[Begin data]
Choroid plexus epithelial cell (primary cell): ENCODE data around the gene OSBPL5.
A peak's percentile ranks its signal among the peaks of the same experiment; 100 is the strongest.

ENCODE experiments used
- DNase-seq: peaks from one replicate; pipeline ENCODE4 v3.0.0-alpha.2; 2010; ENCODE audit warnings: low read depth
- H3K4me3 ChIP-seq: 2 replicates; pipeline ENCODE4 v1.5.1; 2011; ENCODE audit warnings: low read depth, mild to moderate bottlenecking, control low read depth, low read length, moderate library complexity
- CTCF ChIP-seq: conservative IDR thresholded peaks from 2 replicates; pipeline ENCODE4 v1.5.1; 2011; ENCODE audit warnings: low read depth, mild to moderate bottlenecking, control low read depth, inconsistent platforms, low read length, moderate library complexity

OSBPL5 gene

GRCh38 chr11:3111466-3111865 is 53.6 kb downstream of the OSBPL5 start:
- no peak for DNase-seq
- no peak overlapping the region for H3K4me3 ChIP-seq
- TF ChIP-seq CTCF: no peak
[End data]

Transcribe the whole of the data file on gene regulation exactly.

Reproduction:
Choroid plexus epithelial cell (primary cell): ENCODE data around the gene OSBPL5.
A peak's percentile ranks its signal among the peaks of the same experiment; 100 is the strongest.

ENCODE experiments used
- DNase-seq: peaks from one replicate; pipeline ENCODE4 v3.0.0-alpha.2; 2010; ENCODE audit warnings: low read depth
- H3K4me3 ChIP-seq: 2 replicates; pipeline ENCODE4 v1.5.1; 2011; ENCODE audit warnings: low read depth, mild to moderate bottlenecking, control low read depth, low read length, moderate library complexity
- CTCF ChIP-seq: conservative IDR thresholded peaks from 2 replicates; pipeline ENCODE4 v1.5.1; 2011; ENCODE audit warnings: low read depth, mild to moderate bottlenecking, control low read depth, inconsistent platforms, low read length, moderate library complexity

OSBPL5 gene

GRCh38 chr11:3111466-3111865 is 53.6 kb downstream of the OSBPL5 start:
- no peak for DNase-seq
- no peak overlapping the region for H3K4me3 ChIP-seq
- TF ChIP-seq CTCF: no peak